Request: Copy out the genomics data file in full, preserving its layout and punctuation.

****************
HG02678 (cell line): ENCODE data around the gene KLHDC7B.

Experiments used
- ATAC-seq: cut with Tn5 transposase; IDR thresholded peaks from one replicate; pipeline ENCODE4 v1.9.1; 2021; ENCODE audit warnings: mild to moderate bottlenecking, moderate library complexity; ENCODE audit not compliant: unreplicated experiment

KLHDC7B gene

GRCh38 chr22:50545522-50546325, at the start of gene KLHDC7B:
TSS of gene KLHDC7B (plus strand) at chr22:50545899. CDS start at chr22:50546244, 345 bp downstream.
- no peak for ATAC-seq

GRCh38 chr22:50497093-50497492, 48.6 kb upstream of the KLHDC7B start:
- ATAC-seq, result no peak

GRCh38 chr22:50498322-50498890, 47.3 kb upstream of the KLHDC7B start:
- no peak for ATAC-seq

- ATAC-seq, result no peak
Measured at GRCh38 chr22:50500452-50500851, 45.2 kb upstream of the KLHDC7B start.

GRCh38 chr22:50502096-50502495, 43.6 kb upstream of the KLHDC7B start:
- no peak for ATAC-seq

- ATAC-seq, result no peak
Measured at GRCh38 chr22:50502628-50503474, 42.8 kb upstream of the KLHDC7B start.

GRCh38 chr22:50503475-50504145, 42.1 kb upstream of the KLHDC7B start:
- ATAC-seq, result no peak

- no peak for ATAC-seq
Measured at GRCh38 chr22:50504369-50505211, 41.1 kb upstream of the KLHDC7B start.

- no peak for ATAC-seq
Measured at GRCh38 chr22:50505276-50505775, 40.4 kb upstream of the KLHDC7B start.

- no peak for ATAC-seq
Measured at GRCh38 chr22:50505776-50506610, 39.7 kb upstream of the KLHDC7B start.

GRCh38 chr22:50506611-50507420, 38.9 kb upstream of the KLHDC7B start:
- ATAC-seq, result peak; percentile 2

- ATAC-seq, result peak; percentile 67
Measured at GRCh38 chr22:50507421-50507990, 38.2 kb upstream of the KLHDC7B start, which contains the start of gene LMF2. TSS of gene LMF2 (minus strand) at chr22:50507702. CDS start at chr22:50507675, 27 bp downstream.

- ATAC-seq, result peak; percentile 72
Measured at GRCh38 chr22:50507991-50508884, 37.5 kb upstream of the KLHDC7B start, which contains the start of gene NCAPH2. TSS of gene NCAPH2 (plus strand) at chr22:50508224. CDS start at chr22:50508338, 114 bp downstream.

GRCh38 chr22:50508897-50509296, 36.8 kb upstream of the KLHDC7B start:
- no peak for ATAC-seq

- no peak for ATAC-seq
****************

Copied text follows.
HG02678 (cell line): ENCODE data around the gene KLHDC7B.

Experiments used
- ATAC-seq: cut with Tn5 transposase; IDR thresholded peaks from one replicate; pipeline ENCODE4 v1.9.1; 2021; ENCODE audit warnings: mild to moderate bottlenecking, moderate library complexity; ENCODE audit not compliant: unreplicated experiment

KLHDC7B gene

GRCh38 chr22:50545522-50546325, at the start of gene KLHDC7B:
TSS of gene KLHDC7B (plus strand) at chr22:50545899. CDS start at chr22:50546244, 345 bp downstream.
- no peak for ATAC-seq

GRCh38 chr22:50497093-50497492, 48.6 kb upstream of the KLHDC7B start:
- ATAC-seq, result no peak

GRCh38 chr22:50498322-50498890, 47.3 kb upstream of the KLHDC7B start:
- no peak for ATAC-seq

- ATAC-seq, result no peak
Measured at GRCh38 chr22:50500452-50500851, 45.2 kb upstream of the KLHDC7B start.

GRCh38 chr22:50502096-50502495, 43.6 kb upstream of the KLHDC7B start:
- no peak for ATAC-seq

- ATAC-seq, result no peak
Measured at GRCh38 chr22:50502628-50503474, 42.8 kb upstream of the KLHDC7B start.

GRCh38 chr22:50503475-50504145, 42.1 kb upstream of the KLHDC7B start:
- ATAC-seq, result no peak

- no peak for ATAC-seq
Measured at GRCh38 chr22:50504369-50505211, 41.1 kb upstream of the KLHDC7B start.

- no peak for ATAC-seq
Measured at GRCh38 chr22:50505276-50505775, 40.4 kb upstream of the KLHDC7B start.

- no peak for ATAC-seq
Measured at GRCh38 chr22:50505776-50506610, 39.7 kb upstream of the KLHDC7B start.

GRCh38 chr22:50506611-50507420, 38.9 kb upstream of the KLHDC7B start:
- ATAC-seq, result peak; percentile 2

- ATAC-seq, result peak; percentile 67
Measured at GRCh38 chr22:50507421-50507990, 38.2 kb upstream of the KLHDC7B start, which contains the start of gene LMF2. TSS of gene LMF2 (minus strand) at chr22:50507702. CDS start at chr22:50507675, 27 bp downstream.

- ATAC-seq, result peak; percentile 72
Measured at GRCh38 chr22:50507991-50508884, 37.5 kb upstream of the KLHDC7B start, which contains the start of gene NCAPH2. TSS of gene NCAPH2 (plus strand) at chr22:50508224. CDS start at chr22:50508338, 114 bp downstream.

GRCh38 chr22:50508897-50509296, 36.8 kb upstream of the KLHDC7B start:
- no peak for ATAC-seq

- no peak for ATAC-seq